Sex differences in the association between exposure to indoor particulate matter and cognitive control among children (age 6–14 years) living near coal-fired power plants

Academic Article

Abstract

  • © 2020 Elsevier Inc. Coal fly ash consists of inhalable particulate matter with varying concentrations of neurotoxic metals. Children living near coal-fired power plants with coal fly ash storage facilities may be exposed to coal fly ash when it escapes as fugitive dust emissions into surrounding communities. Previous research on outdoor particulate matter air pollution of similar aerodynamic diameter (PM10) suggests exposure may be associated with impaired cognitive control. The purpose of this research was to investigate sex-differences in the association between exposure to indoor PM10 and cognitive control among children (n = 221), ages 6–14 years, living near coal-fired power plants with fly ash storage facilities. In an ongoing community-based study, we measured indoor PM10 concentrations in participants' housing units and used performance measures from the BARS (Behavior Assessment and Research System) Continuous Performance Test (CPT) and Selective Attention Test (SAT) to assess neurotoxic effects on cognitive control. In adjusted negative binomial regression models, we found children living in housing units with higher indoor PM10 concentrations had a higher risk of commission errors on the CPT (incidence rate ratio (IRR) = 1.22 per interquartile range difference (IQR = 0.72 μg/m3) in natural log-transformed PM10 concentrations; 95% CI = 1.01, 1.46) and SAT (IRR = 1.14; 95% CI = 1.01, 1.28). Furthermore, child sex modified the association between PM10 concentration and CPT commission errors. Among females, higher PM10 concentration was associated with higher risk of CPT commission errors (IRR = 1.39; 95% CI = 1.06, 1.82), but we found no association among males (IRR = 1.01; 95% CI = 0.79, 1.30). We found no association between PM10 concentrations and CPT or SAT response latency. Our results suggest females living near coal-fired plants with coal fly ash storage facilities may be more susceptible to impaired cognitive control associated with particulate matter exposure. Children living near coal-fired power plants with coal fly ash storage facilities who are exposed to particulate matter may have an increased risk of impulse control problems.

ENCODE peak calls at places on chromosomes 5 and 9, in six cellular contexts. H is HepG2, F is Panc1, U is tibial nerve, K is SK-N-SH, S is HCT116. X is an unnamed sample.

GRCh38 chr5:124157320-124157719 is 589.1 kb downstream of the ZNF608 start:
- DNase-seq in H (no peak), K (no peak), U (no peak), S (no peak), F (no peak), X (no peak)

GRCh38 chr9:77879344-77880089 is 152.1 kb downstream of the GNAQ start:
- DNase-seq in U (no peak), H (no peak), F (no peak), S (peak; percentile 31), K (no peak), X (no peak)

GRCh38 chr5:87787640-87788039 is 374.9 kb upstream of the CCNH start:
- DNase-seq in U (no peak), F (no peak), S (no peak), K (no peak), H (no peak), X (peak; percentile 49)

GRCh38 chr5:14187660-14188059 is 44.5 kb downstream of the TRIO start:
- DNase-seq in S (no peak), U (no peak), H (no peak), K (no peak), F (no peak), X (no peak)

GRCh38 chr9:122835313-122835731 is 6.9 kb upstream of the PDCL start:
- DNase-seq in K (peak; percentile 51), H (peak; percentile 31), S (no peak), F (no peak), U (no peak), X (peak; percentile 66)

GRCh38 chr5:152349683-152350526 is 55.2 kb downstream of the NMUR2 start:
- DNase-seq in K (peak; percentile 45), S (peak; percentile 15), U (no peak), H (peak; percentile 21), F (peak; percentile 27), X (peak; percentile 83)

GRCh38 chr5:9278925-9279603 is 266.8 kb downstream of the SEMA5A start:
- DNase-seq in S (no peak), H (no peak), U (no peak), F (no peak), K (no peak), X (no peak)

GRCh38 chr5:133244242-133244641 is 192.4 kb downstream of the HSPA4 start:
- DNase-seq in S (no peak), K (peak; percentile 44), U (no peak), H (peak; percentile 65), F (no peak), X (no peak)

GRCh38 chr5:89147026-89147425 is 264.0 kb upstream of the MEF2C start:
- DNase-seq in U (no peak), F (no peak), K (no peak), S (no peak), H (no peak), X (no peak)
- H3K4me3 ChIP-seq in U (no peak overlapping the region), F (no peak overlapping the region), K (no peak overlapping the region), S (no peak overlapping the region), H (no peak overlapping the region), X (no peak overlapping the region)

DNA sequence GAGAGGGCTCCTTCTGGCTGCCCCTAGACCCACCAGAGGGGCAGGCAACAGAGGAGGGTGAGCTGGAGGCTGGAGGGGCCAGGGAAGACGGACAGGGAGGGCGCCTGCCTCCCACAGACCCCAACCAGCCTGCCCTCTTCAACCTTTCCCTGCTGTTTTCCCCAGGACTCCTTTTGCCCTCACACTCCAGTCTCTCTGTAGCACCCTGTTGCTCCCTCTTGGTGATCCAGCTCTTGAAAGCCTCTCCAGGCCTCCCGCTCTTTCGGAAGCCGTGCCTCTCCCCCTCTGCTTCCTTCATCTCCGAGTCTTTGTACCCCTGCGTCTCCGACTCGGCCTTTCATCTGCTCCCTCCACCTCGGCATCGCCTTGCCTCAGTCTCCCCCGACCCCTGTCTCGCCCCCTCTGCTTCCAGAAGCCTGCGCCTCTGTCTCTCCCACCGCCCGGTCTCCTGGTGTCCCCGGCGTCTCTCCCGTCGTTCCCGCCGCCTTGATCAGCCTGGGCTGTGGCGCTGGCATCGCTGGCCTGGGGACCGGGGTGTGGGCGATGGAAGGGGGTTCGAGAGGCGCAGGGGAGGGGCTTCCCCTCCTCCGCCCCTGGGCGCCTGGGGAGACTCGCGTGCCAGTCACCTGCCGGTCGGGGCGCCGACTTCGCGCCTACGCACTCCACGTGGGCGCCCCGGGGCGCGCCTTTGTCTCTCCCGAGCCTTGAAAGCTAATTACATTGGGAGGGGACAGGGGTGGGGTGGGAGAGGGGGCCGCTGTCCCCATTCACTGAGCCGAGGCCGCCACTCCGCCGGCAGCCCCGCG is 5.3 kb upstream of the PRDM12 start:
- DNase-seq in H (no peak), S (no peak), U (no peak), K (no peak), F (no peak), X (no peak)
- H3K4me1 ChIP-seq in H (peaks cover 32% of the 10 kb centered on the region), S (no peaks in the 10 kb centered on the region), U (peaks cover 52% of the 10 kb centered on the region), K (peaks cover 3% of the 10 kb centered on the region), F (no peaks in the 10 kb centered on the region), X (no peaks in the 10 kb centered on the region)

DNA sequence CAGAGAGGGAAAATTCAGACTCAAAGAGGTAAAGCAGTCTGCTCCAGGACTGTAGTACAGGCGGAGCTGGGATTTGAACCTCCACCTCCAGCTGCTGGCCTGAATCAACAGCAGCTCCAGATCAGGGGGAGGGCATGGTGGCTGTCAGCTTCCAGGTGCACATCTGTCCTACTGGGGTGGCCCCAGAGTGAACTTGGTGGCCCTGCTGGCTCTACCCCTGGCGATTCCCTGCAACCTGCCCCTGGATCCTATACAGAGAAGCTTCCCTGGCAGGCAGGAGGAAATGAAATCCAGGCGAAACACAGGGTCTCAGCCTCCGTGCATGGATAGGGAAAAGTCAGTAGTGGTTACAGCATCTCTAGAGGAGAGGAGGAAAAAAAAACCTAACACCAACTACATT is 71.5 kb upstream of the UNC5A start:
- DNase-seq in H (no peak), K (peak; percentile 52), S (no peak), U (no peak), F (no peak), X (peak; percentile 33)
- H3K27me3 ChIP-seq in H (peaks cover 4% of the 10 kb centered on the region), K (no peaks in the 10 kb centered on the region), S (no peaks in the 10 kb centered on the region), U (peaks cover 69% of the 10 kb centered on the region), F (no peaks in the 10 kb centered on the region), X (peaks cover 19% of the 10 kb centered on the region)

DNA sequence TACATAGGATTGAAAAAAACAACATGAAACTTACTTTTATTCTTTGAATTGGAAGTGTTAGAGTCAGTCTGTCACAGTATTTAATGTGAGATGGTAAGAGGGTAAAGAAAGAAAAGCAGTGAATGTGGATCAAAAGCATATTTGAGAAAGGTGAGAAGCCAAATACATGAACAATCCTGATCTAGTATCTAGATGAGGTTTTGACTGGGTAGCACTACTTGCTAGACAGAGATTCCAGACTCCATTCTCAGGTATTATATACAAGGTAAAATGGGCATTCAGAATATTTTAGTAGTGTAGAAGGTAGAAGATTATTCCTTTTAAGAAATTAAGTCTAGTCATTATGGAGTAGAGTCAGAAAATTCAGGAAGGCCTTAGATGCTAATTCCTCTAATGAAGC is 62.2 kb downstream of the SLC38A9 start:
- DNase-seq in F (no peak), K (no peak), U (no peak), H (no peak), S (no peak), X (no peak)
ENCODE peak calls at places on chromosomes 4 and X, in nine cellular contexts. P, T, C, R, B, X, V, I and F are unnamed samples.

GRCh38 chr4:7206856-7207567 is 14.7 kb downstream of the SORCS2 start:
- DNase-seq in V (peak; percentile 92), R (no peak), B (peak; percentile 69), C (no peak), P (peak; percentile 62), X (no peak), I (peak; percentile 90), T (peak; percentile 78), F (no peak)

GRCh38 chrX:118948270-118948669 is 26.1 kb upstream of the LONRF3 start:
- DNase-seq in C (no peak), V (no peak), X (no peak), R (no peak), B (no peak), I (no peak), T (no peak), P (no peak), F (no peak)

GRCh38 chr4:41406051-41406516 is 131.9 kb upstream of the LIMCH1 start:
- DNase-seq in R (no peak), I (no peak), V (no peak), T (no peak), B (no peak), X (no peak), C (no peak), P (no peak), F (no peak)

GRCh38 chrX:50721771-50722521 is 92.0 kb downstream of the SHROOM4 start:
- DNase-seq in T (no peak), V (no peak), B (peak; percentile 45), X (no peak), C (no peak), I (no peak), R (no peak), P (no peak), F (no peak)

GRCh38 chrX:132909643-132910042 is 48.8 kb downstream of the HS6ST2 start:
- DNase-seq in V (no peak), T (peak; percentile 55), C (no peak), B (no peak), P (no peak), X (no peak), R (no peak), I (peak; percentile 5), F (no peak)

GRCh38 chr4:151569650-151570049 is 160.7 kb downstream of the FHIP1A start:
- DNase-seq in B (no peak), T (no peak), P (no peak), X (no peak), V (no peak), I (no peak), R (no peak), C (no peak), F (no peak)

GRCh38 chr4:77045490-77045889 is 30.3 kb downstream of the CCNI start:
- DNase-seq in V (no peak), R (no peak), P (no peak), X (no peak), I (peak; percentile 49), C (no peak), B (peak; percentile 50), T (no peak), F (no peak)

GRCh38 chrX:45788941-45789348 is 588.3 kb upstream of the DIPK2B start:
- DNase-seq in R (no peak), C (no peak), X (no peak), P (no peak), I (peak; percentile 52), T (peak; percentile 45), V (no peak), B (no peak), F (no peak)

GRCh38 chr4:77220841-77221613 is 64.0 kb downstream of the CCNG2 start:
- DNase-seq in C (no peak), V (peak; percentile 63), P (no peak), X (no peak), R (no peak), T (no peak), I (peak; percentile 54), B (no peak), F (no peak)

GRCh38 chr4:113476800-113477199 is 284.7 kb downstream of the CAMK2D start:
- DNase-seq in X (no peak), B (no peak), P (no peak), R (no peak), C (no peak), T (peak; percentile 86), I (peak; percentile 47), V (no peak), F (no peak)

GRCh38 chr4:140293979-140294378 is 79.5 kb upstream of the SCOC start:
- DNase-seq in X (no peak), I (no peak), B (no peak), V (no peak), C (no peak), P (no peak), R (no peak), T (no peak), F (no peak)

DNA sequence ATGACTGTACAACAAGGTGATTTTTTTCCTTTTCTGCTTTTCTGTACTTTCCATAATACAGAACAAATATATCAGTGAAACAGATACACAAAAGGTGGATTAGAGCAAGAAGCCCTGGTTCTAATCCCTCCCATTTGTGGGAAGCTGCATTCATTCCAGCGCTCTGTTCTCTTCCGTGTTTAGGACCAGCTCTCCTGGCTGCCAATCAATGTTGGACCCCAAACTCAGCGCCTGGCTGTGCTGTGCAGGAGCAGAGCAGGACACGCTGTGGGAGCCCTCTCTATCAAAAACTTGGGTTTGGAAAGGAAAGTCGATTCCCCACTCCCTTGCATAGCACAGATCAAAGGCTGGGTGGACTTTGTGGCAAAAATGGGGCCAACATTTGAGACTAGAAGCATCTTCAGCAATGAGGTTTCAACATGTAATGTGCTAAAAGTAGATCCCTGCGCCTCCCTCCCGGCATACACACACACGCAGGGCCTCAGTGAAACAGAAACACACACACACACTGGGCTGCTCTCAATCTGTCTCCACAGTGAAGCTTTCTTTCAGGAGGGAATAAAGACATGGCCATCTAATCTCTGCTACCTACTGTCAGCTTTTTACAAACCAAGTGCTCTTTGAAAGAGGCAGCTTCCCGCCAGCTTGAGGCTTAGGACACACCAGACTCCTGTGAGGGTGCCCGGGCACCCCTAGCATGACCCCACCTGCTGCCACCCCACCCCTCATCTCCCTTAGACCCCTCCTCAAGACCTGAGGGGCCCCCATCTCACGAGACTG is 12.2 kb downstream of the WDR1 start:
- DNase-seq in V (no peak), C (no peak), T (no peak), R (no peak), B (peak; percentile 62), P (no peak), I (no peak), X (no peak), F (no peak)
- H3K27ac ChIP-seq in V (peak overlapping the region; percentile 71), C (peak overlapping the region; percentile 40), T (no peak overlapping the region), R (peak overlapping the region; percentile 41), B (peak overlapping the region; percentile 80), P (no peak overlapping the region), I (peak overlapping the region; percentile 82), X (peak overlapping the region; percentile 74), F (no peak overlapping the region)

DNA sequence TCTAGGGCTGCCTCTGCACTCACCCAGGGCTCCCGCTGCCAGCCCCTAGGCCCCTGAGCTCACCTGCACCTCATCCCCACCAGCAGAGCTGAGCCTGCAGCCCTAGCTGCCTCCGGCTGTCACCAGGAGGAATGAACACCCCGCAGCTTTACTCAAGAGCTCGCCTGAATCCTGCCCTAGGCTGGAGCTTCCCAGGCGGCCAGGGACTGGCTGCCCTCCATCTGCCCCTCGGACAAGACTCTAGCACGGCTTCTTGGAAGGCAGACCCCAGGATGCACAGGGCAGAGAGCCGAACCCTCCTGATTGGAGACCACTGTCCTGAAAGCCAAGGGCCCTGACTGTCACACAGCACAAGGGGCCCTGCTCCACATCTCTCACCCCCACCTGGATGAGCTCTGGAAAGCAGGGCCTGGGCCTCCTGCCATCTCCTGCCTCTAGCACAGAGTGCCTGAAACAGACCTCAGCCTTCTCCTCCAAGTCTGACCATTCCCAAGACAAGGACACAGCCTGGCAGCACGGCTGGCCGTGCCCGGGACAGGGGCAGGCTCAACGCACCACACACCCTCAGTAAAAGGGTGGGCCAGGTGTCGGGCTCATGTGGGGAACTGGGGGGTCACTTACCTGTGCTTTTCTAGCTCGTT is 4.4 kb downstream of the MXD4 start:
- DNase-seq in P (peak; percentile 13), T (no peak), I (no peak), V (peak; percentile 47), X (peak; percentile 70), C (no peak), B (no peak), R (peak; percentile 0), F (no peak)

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    Author List

  • Sears CG; Sears L; Zierold KM
  • Volume

  • 78